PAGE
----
Whether you are American, Australian, or – since Brexit – British, if you want an extended stay in France, planning and paperwork are unavoidable.
Non-EU/EEA/Swiss citizens can only benefit from visa-free travel for up to 90 days in any 180-day period.
These rules are set to be even more tightly enforced from May when the EU’s Entry/Exit System comes into force, requiring registration in a database on entering the Schengen area.
This will automate the process of checking that the 90/180-day limit has been respected when people enter or leave the zone.
So, if you do not want to risk a fine and would like to stay longer – for example, at a second home – plan for a temporary long-stay visa (VLS-T).
This sticker in your passport allows a stay for a fixed, dated period, usually of four to six months, not counted as part of the 90 days and not renewable or extendable.
The visa costs €99, plus a processing fee of around £31 or $36, depending on the country you are applying from.
If applying again, six months must pass between the end date of the last visa and the intended start date of the next one.
‘No problem’ combining 90/180 days rule and time on visa
The border police say there is no problem with combining time under the 90/180 days rule and time on a visa – for example, by staying on a bit longer after the end of the visa period.
It is useful in this case to be able to explain this at the border if need be and to keep evidence such as travel tickets.
You can use this tool to check on your ‘90 day’ rights (time in France within your visa dates can be deducted from the count) here.
Bear in mind that you risk being seen as a French tax resident if you spend more than six months in a given year in France.
The Interior Ministry states that a visa is not required for a six-month stay for spouses and Pacs or civil partners of EU (but not French) citizens, who can apply in France for a residency card at a prefecture if the couple are planning to stay for more than three months in France.
Other long-term partners can also qualify but evidence of five years living together is needed.
There are also specific rules for spouses of French people, who can obtain a free long-stay visa to stay in France with them.
Otherwise, a standard VLS-T is required, and this starts with an application at france-visas. gouv.fr, which can be done in English if you wish.
Aim to complete it one to three months before planned travel, leaving as much time as possible in case of processing delays.
Scroll down to ‘Start your visa application’, where you will be invited to create an account.
On the first page, you are asked to choose a visa centre for taking in your paperwork and give the type of visa (‘long stay’), your passport number and expiry date, and your plans (eg. ‘visitor’) and the main purpose of your stay.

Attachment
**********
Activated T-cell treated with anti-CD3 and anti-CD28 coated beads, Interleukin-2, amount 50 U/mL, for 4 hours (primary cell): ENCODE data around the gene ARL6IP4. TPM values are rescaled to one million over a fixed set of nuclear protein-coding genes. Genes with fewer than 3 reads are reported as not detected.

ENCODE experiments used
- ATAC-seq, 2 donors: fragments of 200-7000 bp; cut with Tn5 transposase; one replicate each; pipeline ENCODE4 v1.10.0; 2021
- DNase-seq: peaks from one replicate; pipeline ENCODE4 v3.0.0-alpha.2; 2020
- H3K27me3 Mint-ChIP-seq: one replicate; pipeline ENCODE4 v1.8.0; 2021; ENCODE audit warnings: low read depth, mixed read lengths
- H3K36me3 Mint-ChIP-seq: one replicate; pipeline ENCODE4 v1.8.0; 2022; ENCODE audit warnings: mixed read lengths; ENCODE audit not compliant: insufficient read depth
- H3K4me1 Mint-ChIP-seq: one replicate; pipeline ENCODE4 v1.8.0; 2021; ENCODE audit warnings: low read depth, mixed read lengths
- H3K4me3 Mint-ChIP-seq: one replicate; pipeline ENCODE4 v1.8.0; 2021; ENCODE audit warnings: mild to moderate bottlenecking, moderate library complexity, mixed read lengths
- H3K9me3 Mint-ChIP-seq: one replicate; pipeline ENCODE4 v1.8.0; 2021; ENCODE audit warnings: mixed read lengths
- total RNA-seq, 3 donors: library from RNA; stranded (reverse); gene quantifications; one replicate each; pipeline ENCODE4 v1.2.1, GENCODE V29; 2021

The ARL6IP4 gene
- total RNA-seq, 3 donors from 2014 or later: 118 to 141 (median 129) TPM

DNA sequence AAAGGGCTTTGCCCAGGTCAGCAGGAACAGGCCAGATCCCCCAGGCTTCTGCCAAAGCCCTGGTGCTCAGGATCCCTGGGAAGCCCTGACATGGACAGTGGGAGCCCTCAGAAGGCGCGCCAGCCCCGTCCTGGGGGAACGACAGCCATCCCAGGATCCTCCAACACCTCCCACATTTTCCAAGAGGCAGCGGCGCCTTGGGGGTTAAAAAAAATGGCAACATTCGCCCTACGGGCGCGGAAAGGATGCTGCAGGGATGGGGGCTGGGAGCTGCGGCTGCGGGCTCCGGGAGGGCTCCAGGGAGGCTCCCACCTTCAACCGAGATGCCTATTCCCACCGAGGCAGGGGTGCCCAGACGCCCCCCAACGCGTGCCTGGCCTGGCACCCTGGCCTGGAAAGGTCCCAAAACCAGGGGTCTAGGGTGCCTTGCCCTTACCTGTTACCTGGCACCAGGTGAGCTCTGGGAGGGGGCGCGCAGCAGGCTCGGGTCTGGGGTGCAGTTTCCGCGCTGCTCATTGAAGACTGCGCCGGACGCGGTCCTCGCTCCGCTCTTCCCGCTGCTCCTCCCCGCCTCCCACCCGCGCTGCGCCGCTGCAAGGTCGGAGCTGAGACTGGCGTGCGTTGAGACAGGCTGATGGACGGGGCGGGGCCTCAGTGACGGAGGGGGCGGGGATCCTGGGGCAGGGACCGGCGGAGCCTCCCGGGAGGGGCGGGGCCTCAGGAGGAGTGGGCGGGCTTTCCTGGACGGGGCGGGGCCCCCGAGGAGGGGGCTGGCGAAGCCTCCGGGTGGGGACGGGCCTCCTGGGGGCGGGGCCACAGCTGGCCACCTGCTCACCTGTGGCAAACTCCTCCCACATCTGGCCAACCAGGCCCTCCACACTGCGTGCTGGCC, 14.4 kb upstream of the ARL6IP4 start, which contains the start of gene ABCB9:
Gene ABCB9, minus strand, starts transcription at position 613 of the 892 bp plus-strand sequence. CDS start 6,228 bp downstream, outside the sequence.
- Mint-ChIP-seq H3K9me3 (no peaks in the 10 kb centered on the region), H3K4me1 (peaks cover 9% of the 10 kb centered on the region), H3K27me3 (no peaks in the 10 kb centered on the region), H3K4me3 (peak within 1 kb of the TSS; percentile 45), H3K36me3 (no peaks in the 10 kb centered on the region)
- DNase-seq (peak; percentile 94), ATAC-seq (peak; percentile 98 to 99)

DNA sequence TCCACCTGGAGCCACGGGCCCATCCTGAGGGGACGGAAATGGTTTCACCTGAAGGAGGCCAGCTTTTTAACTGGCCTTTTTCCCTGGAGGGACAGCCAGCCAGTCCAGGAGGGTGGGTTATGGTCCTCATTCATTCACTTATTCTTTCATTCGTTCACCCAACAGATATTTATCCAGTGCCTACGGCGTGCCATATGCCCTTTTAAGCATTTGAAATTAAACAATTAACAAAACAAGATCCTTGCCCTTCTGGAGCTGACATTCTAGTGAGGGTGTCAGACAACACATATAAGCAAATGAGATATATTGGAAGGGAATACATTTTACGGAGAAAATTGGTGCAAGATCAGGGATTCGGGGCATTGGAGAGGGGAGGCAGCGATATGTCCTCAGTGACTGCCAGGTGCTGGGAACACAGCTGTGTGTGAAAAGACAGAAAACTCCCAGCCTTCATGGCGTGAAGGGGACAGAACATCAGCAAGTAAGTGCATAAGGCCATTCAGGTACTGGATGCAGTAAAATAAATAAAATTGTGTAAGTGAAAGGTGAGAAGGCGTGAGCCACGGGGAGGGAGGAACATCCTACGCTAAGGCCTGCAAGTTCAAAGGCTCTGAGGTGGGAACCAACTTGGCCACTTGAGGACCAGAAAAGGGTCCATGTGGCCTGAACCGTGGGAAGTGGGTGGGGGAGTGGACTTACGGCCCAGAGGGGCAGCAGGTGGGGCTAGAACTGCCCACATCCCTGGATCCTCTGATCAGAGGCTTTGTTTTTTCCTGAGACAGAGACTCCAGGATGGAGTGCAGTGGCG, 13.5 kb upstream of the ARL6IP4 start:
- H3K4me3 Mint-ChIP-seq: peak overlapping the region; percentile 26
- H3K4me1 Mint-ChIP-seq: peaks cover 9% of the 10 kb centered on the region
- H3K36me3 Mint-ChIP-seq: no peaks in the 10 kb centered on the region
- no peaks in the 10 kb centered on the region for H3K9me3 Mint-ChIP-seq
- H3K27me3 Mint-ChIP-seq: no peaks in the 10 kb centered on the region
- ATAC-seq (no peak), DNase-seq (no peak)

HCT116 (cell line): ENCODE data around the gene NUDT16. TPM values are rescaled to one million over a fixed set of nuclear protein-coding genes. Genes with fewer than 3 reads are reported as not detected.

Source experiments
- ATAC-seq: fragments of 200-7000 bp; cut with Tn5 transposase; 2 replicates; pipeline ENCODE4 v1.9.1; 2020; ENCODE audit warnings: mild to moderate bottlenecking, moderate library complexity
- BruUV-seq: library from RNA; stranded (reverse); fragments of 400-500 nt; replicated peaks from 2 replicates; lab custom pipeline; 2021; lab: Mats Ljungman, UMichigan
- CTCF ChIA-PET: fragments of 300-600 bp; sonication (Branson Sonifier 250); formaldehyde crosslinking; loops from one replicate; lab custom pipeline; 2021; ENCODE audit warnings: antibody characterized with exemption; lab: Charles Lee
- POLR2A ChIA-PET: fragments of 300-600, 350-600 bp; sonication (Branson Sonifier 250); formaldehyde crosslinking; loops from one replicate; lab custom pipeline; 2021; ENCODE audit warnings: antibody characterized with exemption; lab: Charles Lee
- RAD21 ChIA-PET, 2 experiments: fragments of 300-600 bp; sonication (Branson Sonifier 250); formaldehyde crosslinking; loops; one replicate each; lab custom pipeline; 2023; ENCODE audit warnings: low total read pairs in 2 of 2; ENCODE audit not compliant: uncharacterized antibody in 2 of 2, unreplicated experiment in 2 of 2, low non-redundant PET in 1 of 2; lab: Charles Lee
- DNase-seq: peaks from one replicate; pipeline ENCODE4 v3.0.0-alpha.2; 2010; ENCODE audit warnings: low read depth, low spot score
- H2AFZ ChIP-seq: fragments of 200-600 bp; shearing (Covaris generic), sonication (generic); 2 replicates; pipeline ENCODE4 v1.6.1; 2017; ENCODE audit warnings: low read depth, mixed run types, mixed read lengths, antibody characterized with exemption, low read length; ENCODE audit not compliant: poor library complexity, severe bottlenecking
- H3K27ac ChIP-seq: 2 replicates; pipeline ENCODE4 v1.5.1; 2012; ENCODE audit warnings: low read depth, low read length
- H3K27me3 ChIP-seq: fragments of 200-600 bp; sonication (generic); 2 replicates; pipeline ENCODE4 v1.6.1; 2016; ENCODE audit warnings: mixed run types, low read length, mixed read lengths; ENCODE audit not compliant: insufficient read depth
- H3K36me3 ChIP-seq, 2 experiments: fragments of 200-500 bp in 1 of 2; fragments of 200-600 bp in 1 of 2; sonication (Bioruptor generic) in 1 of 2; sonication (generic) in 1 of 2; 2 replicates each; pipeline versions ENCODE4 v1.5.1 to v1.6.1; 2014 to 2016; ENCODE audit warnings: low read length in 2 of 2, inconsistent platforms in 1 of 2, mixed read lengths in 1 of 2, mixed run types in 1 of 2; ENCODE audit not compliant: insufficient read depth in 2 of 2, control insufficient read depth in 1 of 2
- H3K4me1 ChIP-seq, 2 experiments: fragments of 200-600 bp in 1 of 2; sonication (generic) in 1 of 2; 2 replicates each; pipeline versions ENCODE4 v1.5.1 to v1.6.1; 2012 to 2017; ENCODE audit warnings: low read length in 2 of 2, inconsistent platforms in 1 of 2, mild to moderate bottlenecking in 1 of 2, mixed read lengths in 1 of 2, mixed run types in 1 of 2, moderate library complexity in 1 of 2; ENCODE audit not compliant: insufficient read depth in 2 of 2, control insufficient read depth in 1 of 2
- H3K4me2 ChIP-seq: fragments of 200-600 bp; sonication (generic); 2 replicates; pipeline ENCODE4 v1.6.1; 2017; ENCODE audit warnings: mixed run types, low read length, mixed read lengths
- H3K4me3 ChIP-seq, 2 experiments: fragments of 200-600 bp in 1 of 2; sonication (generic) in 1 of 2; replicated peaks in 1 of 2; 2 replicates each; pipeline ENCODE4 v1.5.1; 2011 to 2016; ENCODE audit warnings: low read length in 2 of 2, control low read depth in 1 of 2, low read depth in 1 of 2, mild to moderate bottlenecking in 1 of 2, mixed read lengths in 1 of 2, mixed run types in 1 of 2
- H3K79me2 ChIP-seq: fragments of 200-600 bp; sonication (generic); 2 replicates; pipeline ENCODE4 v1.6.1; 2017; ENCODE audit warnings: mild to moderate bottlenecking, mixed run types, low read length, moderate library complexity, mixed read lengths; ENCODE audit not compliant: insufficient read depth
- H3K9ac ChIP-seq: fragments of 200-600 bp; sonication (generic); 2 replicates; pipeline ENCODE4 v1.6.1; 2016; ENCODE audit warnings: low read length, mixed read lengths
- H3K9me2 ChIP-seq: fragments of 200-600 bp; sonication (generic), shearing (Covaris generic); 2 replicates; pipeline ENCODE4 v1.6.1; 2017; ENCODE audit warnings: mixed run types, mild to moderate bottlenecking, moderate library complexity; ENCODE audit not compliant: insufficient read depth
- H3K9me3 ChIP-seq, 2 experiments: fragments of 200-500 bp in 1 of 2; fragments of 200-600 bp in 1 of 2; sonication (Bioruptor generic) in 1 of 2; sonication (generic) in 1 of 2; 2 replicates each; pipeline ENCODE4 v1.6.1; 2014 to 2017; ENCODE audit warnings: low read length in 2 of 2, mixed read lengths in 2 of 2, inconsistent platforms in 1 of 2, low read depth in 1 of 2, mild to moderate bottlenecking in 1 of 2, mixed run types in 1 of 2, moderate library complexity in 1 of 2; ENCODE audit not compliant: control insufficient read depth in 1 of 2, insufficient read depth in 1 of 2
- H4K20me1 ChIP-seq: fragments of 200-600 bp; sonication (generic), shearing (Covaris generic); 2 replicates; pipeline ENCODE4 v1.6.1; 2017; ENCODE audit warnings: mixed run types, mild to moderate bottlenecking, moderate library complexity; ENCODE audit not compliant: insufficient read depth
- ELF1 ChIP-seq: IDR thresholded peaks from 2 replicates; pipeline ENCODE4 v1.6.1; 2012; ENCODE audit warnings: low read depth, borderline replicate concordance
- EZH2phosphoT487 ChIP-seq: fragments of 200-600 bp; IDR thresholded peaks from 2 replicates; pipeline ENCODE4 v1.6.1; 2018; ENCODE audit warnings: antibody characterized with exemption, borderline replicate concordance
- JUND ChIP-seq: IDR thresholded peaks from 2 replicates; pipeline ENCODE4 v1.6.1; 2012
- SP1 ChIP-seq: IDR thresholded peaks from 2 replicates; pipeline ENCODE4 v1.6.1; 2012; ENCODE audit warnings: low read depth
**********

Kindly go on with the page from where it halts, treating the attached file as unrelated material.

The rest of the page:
At the bottom of the first page, click ‘verify’ to continue. On further pages you are asked for personal details, previous stays in France for more than three consecutive months, intended dates and plans.
Put in the intended start day, and under ‘number of months’, choose ‘between three and six’.
You are asked if you plan to travel with others (note: non-EU children also need visas).
Details of where you will stay are needed, and of how you will fund the trip (eg. ‘cash’, ‘credit cards’, etc.).
Other options include funding by a host or a guarantor.
Add applications for up to six others
Once a first application has been submitted, it is possible to add further applications from up to six members of your group.
If you do, you will be called in together to hand in supporting documents. When you have completed your application, with payment of any processing fees, print the application form off, as well as the receipt that will be generated at the end of the process.
The website will indicate supporting documents needed.
You then book an appointment to take them in, allowing time for processing before the planned travel date.
In the case of the UK and US, this is done via websites of the contractors and the appointments are at one of their offices.
You will need to bring in originals of all documents and your passport, plus photocopies of these, including important passport pages, and pay the visa fee.
Documents include recent passport photos, a written promise not to work in France and explanation of your plans, and evidence of your ‘socioeconomic situation’, such as pension documents, a work contract or study certificate.
A UK-issued Ehic or Ghic suffices for health cover. For other nationalities, private health insurance is required for urgent medical care and repatriation.
You also need proof of your accommodation in France, such as a rental contract or deeds, or a statement by a host, as well as proof of funds, such as your last three bank statements.
If your partner will support you, you need a marriage or civil partnership certificate. As a general rule, the amount requested is income equivalent to the French minimum wage (€1,329.05 net) per month of the stay, or equivalent savings.
Slightly lower levels are accepted for second-home owners.
Levels for those applying as couples are usually slightly higher in total, but not double.
The service will check the papers, scan or take a photo, scan your fingerprints, and retain your passport and document copies for forwarding to the consulate.
You can track the application’s progress online.
Any queries or requests for more documents will usually be by email.
When the visa is ready, you can collect your passport or pay for courier delivery.
Another person can do it if they bring application printouts, a copy of your passport and an authorisation letter.
- This article is an edited extract from our new Visas and residency cards help guide, available at tinyurl.com/visas-cards
Our main image was drawn for The Connexion by artist Perry Taylor. For more of his work see www.perrytaylor.fr